Dishing up a sustainable future

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Blog: Five ways to grow your loyalty scheme with ad-hoc rewards

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What makes people loyal to hospitality and how venues can maintain their loyalty

The issue of climate change and the call for action is making unprecedented headlines around the world.

The hospitality sector is not immune from this pressure to act and reduce its entire waste footprint, from energy and packaging, to food and deliveries.

Sustainability is not simply about swapping plastic straws for paper ones though; it needs to run through the DNA of the entire business.  And the changes don’t have to be big to have an impact, it’s the small incremental changes that, when added together, have a positive effect.

Taking food waste as an example, the total amount of avoidable food wasted in the UK every year from the hospitality sector is one million tonnes (source: WRAP).  In total, businesses throw away food worth an estimated £5bn –a significant sum of money to be literally chucking in the dustbin.

And let’s not forget that leading the sustainability march is the influential Generation Z, aged up to 24 years old.  That’s the same Gen Z that makes up a large proportion of the hospitality industry’s front line workforce.  By giving them the right tools, you are empowering them to deliver the company’s sustainability targets and win their hearts and minds at the same time.  Highly engaged employees are 87% less likely to leave their companies than their less engaged counterparts (Source: Corporate Leadership Council).

Stock, recipe and menu management is the simplest – and arguably the best – way to reduce food waste, food miles and food packaging.  And this is where technology comes into its own.

Through a complete stock and menu management system, operators can produce creative, comprehensive and accurately costed menus as well as store, manipulate and utilise critical information including ingredients, allergens, prices, recipes and supplier details.

Using a Menu Management tool to control the portion size, ingredients and cost of a dish, doesn’t just make sense from a commercial perspective, but makes an invaluable contribution to sustainability objectives too.   Menu composition analysis, based on actual historical sales data to forecast the volumes, revenue and profitability of a planned menu becomes easy.  But best of all, when this information is hooked up to your purchasing platform you can move from ordering ‘Just in Case’ to ‘Just in Time’.  Optimising stock holding and automatically avoiding costly and, more importantly, wasteful over ordering becomes a piece of cake.

Put simply, the more accurately you can plan and forecast your menu performance, the more accurately you can order. Not ending up with superfluous perishable goods is a sure fire way of avoiding waste.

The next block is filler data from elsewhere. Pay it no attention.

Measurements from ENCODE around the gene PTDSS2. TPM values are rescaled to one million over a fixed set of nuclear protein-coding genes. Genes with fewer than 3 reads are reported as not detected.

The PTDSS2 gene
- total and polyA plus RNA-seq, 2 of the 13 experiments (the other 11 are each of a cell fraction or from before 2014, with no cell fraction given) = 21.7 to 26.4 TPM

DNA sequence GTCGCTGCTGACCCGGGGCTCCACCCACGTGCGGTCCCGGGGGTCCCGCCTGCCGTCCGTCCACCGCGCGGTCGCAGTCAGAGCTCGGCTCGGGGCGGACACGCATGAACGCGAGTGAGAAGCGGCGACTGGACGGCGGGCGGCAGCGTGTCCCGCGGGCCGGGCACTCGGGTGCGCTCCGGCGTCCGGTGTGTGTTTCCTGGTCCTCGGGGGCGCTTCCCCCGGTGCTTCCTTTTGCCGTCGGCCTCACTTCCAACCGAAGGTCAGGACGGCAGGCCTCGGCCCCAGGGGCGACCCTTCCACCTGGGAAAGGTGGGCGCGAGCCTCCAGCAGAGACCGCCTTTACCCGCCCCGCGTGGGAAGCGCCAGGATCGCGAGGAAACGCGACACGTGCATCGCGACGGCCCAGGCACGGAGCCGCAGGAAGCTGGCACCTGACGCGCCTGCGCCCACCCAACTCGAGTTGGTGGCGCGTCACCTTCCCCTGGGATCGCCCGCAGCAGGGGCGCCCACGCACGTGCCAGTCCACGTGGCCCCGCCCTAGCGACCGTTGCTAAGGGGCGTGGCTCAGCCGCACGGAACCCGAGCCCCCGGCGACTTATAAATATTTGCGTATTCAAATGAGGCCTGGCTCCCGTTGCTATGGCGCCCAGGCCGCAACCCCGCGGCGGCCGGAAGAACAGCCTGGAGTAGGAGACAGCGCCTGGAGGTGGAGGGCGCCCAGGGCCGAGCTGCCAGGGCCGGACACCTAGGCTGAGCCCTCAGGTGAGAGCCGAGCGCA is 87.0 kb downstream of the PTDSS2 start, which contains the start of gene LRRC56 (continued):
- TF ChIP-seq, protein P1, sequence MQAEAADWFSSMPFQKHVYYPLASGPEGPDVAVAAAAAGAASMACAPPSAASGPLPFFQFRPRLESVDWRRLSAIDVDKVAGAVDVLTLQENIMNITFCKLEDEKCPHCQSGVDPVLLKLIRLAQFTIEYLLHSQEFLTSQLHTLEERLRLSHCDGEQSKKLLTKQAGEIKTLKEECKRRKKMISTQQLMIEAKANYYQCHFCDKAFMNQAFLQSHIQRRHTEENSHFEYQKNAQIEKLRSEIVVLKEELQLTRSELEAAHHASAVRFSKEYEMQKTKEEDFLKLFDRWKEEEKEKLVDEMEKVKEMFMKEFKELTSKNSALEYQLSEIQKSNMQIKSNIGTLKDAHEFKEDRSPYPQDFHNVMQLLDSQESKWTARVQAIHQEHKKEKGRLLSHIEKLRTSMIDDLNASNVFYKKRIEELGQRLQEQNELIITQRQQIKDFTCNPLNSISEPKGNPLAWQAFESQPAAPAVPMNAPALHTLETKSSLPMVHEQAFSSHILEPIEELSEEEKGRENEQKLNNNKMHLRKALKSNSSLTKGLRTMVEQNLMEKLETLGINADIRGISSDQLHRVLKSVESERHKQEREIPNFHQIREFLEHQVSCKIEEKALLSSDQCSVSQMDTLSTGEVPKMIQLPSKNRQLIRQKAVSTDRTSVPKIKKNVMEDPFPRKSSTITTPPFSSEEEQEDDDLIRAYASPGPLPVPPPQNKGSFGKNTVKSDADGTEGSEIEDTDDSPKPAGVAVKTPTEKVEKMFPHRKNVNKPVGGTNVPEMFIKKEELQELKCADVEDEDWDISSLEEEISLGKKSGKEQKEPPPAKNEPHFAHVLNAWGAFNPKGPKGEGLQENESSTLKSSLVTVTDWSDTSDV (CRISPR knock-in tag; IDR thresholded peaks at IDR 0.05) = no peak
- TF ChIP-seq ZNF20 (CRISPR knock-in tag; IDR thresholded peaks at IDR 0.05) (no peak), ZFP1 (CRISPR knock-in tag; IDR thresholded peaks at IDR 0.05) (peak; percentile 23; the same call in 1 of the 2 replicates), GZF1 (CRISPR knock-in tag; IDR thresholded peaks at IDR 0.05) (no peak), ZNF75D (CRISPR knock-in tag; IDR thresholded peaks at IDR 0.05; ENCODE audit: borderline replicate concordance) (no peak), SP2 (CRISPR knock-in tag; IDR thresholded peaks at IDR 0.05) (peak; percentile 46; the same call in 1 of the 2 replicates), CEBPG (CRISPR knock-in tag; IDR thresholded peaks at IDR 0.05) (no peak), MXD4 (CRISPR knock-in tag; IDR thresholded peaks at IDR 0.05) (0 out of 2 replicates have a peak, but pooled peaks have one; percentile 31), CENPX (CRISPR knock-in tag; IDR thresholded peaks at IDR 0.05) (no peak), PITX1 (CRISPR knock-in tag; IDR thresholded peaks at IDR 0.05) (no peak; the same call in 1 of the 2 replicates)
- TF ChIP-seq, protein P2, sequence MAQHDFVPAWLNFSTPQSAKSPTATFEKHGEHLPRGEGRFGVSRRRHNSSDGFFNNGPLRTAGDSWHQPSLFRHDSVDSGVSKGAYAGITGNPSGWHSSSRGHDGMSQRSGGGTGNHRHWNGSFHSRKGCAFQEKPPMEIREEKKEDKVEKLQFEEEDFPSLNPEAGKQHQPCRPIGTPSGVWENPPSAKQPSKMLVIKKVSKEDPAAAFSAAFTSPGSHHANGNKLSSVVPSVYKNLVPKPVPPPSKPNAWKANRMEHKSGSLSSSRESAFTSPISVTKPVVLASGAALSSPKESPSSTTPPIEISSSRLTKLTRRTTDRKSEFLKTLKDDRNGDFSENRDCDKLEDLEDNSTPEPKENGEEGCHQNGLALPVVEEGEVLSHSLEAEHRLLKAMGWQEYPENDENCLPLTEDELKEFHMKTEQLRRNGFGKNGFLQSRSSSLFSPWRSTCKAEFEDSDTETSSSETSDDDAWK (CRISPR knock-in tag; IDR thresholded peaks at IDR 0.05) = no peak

A truly integrated system also saves hours, with a single point of data entry which will then flow through recipes, menus, stocks and EPoS, to purchasing and invoice reconciliation.  Change data once and it updates everywhere, giving everyone the real time, accurate information they need to optimise their operation and minimise their waste – instantly.

This in turn gives the power and confidence to adapt and react rapidly to market conditions and changing customer demands.  Switching an ingredient or dish on a menu, for instance to make use of seasonal or more locally sourced ingredients, becomes an operational reality, not just an ambition.  In a few clicks of a mouse , it moves it from the ‘nice to have but too difficult’ pile to ‘no brainer’.  And once again, the commercial needs of the business and the sustainability expectations of both customers and staff alike are fulfilled.

I saw evidence of this in action on a menu recently, where a high street casual dining brand was offering smaller plates, for smaller appetites.  There wasn’t much of a cost incentive, so the margins were going to be very good, wastage would be reduced, and the customer would have their needs better met.

For hospitality it’s never been easier to contribute meaningfully to sustainability targets by using readily available tech with common sense and a commitment to make a difference – on every level.

This kind of smart approach will not only contribute to financial targets, but will enhance ethical credentials too – essential for building brand loyalty and earning confidence, respect and credibility with employees, customers and investors alike.

By Zonal’s director of online commerce, Helen McMillan

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